MT: That’s been a popular question today. It’s a situation right were it’s an open competition at spring training. Me, Jesse Crane and Addison Reed. Reed is still trying to get his feet wet. Jesse and I have a lot more experience than him. But you know, they are going to make their choice, and pick who’s best for the team. If they think I’m better in a situation and they need me. I want to win, I want the opportunity to make the playoffs, and that’s all I care about, so whatever they need me to do.
Fan 9: I just wanted say we love you, and can’t wait to see what you and Ventura do this year. Always a Sox fan, never going to the north side.
MT: Alright, we’ll try to make it easier on you this year.
Fan 9: You guys make it easy to watch every year. I’ve been coming to games since I was 5 years old. Nothing will stop me from coming to watch.
MT: Great, thank you for all the support.
Fan 10: Hey Matt, how’s your shoulder feeling?
MT: Great! I’m feeling good, feeling strong. Looking forward to getting a few games here this spring before the season starts.
Fan 10: Great, how’s the weather our there?
MT: It’s been great so far. It will start warming up here, so it will be nice to get out of here.
Fan 10: Are you working on any new pitches to add to the repertoire?
MT: Yeah, I’ve been trying to get a little bit more consistency in my big breaking ball. It’s kind of more of a curve ball I used towards the end of last year a lot. And then I’ve been trying to get my cutter slash slider we’re going to call it. That’s been my focus for the past couple of weeks.
Fan 10: Where are you clocking in at on the fast ball?
MT: I’m not sure, I’m probably going to guess around 94-95 MPH in spring training.
Fan 10: What do you think the key to your smoothness is?
MT: They broke me down a long time ago and built me back up. Got me mechanically the right way, and a lot of hard work in the off season. Strong core, legs and arm.
Former White Sox manager Jeff Torborg will be in camp the next few days as a special guest of manager Robin Ventura. Torborg was Ventura’s very first major league manager, leading the White Sox from 1989-1991. It will be good to see Jeff around Sox camp, especially with his son, Sox minor league strength coach Dale Torb
Wednesday, March 14, 2012
What is it they say about a little competition sharpening the knife?
Today’s batting practice session ended with the team’s hitters splitting into two teams for a little situational hitting competition.
Manager Robin Ventura would call out a situation, “Man on second, no outs,” and each team would send a hitter into the cage against batting practice pitcher Kevin Hickey. The “winner” of the head-to-head scored a point for his team. It seemed that more than bragging rights were on the line.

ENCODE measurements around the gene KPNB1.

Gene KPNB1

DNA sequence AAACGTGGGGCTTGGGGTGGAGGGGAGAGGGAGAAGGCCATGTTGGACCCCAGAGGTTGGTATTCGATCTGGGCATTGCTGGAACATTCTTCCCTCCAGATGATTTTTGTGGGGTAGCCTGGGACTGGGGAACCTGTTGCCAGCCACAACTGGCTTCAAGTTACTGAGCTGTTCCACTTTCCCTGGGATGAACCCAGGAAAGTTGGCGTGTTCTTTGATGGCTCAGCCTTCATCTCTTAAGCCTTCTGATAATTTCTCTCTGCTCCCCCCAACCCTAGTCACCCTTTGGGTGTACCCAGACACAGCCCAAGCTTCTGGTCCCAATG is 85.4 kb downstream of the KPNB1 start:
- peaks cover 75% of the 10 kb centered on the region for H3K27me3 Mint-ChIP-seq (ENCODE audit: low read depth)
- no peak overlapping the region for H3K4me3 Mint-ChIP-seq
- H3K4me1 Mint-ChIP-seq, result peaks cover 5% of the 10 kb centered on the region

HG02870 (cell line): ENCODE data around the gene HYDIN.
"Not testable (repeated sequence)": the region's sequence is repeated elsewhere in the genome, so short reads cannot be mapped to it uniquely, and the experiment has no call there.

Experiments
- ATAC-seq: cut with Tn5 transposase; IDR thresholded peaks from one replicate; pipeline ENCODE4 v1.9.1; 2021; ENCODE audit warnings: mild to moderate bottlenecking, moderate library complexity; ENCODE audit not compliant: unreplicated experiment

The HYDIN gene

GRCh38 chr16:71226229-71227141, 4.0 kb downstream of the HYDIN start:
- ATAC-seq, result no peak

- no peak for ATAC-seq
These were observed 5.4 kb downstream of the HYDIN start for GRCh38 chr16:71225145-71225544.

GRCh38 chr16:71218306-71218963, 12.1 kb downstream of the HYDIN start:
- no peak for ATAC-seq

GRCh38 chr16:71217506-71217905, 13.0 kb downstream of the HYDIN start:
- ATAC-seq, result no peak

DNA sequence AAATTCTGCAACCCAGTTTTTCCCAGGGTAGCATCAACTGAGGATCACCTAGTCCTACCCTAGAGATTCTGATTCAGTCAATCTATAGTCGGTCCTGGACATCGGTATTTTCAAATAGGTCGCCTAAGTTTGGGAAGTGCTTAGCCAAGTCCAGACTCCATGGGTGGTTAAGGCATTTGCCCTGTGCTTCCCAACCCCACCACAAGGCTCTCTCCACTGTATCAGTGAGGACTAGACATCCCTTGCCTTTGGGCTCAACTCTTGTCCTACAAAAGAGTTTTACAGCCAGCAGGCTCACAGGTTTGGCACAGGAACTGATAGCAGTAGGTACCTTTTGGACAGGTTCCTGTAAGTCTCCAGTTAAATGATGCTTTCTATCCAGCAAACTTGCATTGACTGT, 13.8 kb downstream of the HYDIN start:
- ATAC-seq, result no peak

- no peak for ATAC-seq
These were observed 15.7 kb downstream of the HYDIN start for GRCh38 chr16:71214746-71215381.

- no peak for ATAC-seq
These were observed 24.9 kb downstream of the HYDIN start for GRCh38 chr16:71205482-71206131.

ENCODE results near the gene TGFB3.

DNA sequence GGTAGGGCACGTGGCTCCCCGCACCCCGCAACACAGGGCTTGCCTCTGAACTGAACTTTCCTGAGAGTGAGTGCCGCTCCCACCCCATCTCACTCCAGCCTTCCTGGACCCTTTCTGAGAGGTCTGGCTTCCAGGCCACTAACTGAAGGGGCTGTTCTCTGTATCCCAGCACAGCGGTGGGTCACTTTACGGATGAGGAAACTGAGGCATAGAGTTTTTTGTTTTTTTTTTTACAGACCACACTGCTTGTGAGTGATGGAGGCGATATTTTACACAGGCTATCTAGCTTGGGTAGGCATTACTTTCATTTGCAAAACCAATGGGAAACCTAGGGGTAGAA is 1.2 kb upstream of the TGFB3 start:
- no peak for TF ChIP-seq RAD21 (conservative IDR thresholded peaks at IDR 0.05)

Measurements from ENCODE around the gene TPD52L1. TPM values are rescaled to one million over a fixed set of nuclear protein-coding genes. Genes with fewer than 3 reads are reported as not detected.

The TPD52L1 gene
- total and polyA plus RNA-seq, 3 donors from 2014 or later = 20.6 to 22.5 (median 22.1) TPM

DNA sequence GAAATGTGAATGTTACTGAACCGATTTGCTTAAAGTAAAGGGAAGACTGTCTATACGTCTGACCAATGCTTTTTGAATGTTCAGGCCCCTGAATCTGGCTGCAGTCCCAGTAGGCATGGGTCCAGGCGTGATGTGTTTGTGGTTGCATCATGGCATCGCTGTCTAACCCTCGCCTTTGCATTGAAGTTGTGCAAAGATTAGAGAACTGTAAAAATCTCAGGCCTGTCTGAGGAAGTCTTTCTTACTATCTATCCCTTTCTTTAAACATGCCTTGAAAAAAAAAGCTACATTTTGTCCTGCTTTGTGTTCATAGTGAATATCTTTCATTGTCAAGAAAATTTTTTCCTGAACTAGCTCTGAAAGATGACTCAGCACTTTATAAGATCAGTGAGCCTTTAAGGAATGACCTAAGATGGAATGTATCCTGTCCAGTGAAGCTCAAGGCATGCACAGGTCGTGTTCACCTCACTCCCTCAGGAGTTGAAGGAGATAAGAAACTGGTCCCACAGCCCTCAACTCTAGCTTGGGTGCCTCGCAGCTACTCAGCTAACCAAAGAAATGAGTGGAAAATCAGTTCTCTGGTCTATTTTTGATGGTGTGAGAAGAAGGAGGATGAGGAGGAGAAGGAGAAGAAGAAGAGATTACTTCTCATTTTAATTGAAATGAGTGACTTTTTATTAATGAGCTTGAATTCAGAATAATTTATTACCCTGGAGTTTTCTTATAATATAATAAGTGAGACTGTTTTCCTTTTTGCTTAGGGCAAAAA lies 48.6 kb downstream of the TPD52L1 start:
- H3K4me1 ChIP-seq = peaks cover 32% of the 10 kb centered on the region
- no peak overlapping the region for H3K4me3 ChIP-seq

Catcher Tyler Flowers scored double points for his team and collected a round of high fives when his at-bat produced a home run. Later Alexei Ramirez came through for “Team Dunn” with a home run of his own, tossing his hands in the air reminiscent of his grand slam against Detroit in 2008.
Paul Konerko stepped into the cage, as Ventura called out the situation.
“Bottom of the ninth, two out, down a run.”
Konerko looked at him and smiled.
“We need a home run,” bench coach Mark Parent joked.
“Good luck against Hickey,” Dunn chided.
PK “grounded out.”
Nothing like a fun drill to loosen up the team on a random day in mid March.
Wednesday, March 14, 2012
New manager Robin Ventura was introduced to the toughest job a manager may have, sending a player down.
Prior to today’s game vs. the Los Angeles Angels, the Chicago White Sox made seven roster moves, their first of the spring. The club:
Optioned RHP Gregory Infante to Class AAA Charlotte;
- Reassigned C Damaso Espino, RHP Brian Omogrosso, RHP Jacob Petricka, OF Brandon Short and OF Delwyn Young to minor-league camp;
- Added INF Tyler Saladino to major-league camp.
With the moves, the White Sox have 51 players remaining in major-league camp: 25 pitchers, five catchers, 13 infielders and eight outfielders.
Adding a player, like we did today with Saladino, is pretty rare, but the infielder has impressed Ventura and his staff the times he has been brought over from minor league mini camp for our games, and this is his reward. Well earned and congratulations.
This spring, we’ve started experimenting with a fun feature on twitter where we send out a special phone number that allows fans to speak directly with a White Sox player for a limited time. Last week featured pitcher Chris Sale, while this week was Matt Thornton. For those of you who missed it, here is a transcript from Sale’s call on March 6:
Fan 1: Hi Chris, I just wanted to know how everything is going?
CS: Everything is going good, man. The excitement of spring training has started, we’ve started games, getting in the swing of things. So far so good, everything’s going smoothly so far. Coming to the ballpark and getting our work in each day.
Fan 1: What about converting to starter? How is that going?